Clay Byars was recovering at home from a near-fatal car crash when he suffered a massive stroke. He was just eighteen years old. He awoke, back in the hospital, and was told he would be paralyzed from the eyes down for the rest of his life.
Determined to defy the odds, Clay quickly and miraculously began to recover his mobility but discovered just how different his life would be—a disparity embodied by his identical twin brother, Will. As Will went on to graduate from college, marry, and...
20 Years in the Making
Clay Byars & Drew Broussard
DB: I read Will & I in just over 24 hours - every time I put it down, I found myself finding excuses to come back to it (including sneaking pages at my desk at my day job). One thing that really struck me was how, every time I thought of a question to ask you or something I was generally curious about, you circled back to it later in the book and fleshed it out. It made me wonder: were you thinking about the reader as you wrote, or did this start as a project just for yourself?
CB: I’m extremely glad the book made an impact, and even more glad that you found the questions you had getting answered. So yes, I had the reader in mind. As I say in the book, I first tried to make this a novel and the main reason I knew it didn’t work was because there was no pay off for the reader. I usually write stories and naturally think in terms of a story, so I knew that what I’d written at first wasn’t that. It was just an account of what happened.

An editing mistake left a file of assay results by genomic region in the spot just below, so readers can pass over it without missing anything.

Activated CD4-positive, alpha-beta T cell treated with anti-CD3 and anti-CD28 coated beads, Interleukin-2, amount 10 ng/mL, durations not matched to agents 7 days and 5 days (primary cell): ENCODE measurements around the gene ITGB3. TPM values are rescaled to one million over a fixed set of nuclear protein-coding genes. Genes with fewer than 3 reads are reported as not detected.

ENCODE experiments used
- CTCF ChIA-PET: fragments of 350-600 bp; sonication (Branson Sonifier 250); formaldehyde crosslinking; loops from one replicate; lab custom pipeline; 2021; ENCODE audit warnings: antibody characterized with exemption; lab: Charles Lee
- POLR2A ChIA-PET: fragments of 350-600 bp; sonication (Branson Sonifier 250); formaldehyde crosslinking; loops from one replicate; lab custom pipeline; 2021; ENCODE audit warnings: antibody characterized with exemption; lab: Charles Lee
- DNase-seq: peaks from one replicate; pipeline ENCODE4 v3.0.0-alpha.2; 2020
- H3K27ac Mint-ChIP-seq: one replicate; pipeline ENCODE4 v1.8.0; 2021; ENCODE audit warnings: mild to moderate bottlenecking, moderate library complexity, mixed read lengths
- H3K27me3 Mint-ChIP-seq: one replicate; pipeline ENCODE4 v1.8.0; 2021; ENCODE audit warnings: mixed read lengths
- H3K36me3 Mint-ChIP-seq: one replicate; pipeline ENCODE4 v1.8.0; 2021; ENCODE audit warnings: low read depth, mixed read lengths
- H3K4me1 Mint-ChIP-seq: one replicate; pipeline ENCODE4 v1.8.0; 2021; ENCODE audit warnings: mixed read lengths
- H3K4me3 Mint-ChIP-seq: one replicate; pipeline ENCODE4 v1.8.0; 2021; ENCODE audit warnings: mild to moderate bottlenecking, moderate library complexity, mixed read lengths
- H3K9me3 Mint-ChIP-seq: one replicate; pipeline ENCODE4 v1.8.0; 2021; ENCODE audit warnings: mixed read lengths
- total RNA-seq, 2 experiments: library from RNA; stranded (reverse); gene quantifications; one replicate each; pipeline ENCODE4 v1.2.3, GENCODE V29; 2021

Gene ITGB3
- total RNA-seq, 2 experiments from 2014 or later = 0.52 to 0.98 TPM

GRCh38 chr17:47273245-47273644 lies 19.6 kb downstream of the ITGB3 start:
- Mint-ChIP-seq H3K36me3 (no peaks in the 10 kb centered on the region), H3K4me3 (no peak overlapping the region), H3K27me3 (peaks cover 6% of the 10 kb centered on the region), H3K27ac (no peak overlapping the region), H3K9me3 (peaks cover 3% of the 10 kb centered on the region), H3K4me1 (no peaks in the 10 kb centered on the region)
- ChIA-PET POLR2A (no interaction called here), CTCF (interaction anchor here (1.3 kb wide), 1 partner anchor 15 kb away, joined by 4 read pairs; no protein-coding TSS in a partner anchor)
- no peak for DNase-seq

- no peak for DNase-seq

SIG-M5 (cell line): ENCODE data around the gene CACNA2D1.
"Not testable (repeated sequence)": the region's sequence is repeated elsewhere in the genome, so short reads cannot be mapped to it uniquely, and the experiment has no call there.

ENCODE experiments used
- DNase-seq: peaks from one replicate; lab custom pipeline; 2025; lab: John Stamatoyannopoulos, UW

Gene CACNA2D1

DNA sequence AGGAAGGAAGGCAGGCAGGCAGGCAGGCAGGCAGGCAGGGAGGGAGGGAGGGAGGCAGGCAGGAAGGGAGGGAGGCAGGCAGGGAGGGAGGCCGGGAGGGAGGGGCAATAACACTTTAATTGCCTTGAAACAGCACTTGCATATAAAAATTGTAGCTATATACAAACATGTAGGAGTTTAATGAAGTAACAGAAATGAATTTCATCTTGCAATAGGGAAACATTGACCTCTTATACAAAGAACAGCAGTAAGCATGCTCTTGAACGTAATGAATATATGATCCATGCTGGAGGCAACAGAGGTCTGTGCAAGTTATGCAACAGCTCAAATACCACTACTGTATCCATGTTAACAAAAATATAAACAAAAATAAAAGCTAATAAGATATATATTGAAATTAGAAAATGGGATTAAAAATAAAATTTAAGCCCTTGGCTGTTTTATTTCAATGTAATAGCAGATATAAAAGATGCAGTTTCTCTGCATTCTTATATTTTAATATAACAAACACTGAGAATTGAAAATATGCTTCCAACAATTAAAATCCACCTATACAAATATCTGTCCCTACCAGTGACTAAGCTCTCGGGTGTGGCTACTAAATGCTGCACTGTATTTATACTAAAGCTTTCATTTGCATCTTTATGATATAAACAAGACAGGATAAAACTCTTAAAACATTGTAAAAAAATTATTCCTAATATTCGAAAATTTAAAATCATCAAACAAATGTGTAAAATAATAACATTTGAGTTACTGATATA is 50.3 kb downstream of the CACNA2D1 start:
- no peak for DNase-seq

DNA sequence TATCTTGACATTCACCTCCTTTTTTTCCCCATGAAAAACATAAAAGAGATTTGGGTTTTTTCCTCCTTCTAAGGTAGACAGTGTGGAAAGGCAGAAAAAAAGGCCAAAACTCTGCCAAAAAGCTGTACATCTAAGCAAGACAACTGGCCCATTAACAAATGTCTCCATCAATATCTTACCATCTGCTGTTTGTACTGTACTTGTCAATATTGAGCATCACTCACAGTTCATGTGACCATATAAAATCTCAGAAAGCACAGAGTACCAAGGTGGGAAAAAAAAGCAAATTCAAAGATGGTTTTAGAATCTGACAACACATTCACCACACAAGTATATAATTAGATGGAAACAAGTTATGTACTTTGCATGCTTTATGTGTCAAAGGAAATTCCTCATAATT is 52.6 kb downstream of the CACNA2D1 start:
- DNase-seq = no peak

But I also knew there was a story there. It’s taken almost twenty years of attempts to get it to where it is now. In 2014, my dog (Daisy) and I moved over to Wilmington, NC for three months to go through my manuscript line by line with John Jeremiah Sullivan, who I knew from undergrad. John is as good an editor as he is a writer, and we stripped the manuscript down to it’s core––even more than it is now––but he knew the parts that were either reiterating what was already there or that would take the reader off on a distracting tangent that really had nothing to do with the overall story. Emily Bell and I later added back some of what we took out, but the manuscript I originally took to Wilmington was about eighty pages longer than it is now.
DB: I had the John Jeremiah Sullivan thought in my head even before I turned the book over and saw the blurb - so it’s very cool indeed to know you were working with him. You talk a lot about solitude in the book so I’m curious to know what it was like working on the book - or even just living - in direct contact with someone, as opposed to just doing it on your own. Beyond the obvious editorial voice, did it change how you interacted with the story?